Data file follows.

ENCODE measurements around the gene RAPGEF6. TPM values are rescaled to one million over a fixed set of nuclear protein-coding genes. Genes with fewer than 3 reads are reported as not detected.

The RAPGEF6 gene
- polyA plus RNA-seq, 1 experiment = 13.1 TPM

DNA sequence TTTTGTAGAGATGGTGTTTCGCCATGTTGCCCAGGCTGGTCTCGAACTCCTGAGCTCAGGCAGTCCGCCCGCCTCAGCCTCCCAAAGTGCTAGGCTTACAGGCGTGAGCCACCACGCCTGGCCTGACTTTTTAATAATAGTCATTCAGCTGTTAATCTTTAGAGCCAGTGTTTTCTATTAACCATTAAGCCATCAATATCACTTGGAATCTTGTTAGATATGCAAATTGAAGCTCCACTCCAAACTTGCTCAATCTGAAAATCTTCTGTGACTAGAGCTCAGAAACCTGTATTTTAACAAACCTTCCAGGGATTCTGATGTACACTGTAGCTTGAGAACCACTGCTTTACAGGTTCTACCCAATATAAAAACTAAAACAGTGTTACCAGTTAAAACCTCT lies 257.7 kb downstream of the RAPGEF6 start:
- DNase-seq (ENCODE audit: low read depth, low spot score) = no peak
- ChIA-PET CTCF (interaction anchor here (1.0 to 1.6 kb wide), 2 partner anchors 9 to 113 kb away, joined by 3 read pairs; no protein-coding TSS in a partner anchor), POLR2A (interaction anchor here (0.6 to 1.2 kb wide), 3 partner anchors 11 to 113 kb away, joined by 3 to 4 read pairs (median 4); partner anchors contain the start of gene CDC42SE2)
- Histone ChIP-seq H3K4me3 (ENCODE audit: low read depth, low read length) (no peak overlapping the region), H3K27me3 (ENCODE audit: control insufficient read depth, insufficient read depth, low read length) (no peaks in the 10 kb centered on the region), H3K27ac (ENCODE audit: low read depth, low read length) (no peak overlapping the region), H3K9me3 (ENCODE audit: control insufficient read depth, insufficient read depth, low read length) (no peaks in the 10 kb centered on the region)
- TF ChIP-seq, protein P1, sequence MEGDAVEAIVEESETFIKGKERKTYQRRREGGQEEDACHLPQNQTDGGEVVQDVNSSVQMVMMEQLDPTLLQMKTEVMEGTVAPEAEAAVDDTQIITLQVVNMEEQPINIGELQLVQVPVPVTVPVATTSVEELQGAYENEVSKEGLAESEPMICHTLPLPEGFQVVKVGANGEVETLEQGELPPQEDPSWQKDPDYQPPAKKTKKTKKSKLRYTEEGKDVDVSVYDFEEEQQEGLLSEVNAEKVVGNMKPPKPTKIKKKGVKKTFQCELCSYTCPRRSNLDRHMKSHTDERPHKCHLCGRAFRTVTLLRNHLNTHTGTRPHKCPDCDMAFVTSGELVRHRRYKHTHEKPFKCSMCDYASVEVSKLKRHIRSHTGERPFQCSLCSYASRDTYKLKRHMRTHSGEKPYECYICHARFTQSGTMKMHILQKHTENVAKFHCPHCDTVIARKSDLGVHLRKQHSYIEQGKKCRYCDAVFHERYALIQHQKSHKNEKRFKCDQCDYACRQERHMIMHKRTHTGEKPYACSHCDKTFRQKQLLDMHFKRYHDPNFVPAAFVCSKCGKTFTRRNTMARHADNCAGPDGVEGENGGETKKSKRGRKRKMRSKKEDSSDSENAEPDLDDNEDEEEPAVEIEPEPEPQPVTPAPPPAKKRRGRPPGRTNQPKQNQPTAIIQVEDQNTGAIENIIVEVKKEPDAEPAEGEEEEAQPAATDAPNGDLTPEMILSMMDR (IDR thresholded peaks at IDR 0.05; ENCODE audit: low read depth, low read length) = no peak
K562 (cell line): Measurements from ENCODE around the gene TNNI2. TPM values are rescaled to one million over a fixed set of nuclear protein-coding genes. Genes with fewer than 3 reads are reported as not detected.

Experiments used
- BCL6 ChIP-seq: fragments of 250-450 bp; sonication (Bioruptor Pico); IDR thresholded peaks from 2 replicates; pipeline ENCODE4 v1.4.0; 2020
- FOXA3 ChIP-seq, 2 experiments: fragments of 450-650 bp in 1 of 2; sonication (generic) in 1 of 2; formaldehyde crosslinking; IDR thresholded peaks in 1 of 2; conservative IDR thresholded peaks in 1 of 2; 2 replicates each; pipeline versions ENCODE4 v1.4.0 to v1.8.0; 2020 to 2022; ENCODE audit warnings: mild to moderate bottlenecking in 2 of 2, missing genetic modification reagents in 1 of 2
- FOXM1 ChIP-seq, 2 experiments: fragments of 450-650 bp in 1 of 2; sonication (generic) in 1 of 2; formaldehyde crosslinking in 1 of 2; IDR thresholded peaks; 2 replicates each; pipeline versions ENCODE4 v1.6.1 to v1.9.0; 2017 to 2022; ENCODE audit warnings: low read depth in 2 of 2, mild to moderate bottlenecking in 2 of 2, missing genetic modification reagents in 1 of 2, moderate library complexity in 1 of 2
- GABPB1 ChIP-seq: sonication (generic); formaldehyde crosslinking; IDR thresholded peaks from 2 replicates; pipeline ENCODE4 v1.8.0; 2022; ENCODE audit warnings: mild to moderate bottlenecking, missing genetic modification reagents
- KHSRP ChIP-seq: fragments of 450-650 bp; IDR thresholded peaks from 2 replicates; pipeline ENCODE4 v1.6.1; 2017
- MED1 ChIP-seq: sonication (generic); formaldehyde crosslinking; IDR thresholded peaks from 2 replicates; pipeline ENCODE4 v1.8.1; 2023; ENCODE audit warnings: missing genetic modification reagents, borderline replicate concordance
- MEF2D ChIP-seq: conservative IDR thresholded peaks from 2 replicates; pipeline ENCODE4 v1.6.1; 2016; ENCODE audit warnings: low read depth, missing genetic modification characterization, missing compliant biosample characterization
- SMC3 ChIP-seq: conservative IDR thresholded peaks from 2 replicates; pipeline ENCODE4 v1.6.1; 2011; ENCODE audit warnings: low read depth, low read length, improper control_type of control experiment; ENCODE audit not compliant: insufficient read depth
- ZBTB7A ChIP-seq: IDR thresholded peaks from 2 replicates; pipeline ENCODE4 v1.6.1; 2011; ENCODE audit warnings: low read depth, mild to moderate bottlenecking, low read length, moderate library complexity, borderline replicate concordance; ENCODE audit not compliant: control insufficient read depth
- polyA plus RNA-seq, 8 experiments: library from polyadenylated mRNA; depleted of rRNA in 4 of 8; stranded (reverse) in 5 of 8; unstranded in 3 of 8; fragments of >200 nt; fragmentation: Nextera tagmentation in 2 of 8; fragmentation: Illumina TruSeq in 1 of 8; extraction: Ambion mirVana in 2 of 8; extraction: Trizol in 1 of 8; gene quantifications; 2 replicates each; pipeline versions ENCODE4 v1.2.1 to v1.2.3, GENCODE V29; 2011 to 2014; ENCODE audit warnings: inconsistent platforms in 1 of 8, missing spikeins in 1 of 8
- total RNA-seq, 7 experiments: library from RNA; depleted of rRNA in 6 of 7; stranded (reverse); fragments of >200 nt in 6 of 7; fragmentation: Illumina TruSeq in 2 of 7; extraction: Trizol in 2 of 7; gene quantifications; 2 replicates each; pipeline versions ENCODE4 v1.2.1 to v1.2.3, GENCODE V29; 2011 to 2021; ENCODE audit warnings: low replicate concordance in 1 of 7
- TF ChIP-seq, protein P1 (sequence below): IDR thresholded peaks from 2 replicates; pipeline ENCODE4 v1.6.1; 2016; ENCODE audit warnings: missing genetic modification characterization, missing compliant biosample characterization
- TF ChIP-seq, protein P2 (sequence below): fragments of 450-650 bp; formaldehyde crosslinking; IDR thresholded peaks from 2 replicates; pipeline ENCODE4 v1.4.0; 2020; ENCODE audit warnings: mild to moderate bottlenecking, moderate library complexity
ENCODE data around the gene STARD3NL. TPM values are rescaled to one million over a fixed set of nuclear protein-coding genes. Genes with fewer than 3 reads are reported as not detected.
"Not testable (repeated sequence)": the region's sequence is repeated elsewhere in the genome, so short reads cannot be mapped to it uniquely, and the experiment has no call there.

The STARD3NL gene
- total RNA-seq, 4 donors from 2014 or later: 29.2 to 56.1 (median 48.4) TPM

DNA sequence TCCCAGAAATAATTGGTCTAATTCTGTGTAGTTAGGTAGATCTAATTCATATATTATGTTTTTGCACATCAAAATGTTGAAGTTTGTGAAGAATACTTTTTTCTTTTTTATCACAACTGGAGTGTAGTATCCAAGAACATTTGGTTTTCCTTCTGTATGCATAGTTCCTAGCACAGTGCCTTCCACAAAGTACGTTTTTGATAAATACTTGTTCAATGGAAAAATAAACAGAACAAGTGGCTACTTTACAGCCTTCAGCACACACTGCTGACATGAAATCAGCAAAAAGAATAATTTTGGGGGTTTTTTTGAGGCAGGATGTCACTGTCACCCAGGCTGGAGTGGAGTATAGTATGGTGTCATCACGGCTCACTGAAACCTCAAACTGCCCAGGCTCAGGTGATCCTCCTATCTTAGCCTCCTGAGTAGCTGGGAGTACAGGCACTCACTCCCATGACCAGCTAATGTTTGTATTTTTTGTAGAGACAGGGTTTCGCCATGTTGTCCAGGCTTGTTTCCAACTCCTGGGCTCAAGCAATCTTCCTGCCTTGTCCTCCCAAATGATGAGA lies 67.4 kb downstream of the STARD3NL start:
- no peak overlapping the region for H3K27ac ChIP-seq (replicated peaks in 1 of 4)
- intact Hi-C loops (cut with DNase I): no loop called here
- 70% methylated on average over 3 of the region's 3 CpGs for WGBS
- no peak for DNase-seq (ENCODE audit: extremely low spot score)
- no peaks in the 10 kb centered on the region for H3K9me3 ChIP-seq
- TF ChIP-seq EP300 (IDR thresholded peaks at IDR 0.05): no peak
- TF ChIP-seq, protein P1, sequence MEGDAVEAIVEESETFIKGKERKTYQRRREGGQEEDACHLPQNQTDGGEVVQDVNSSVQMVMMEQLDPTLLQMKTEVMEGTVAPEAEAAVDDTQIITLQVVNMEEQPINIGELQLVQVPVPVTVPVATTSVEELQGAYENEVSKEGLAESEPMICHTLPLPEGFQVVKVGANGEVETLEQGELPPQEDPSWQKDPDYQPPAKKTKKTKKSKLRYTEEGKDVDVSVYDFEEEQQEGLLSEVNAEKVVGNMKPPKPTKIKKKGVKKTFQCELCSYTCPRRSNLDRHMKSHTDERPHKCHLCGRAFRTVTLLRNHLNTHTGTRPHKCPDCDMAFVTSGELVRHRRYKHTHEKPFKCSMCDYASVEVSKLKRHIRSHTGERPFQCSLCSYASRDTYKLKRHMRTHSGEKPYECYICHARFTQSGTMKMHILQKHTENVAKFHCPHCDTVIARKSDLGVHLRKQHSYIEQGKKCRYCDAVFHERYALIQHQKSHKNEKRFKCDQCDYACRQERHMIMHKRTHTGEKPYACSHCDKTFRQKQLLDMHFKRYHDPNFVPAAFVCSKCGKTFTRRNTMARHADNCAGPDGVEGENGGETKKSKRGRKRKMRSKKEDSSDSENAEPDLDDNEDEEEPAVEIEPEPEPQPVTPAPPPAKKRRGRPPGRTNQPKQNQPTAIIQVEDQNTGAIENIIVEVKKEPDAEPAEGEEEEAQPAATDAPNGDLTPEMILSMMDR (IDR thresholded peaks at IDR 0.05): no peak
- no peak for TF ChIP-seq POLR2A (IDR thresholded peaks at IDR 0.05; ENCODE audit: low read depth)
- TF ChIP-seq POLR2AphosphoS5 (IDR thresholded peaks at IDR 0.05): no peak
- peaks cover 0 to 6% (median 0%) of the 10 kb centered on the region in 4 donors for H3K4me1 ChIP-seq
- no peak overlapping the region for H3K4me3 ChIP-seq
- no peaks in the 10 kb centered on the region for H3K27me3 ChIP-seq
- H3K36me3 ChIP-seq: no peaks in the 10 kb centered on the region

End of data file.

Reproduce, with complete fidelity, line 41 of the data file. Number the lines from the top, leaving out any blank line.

- H3K36me3 ChIP-seq: no peaks in the 10 kb centered on the region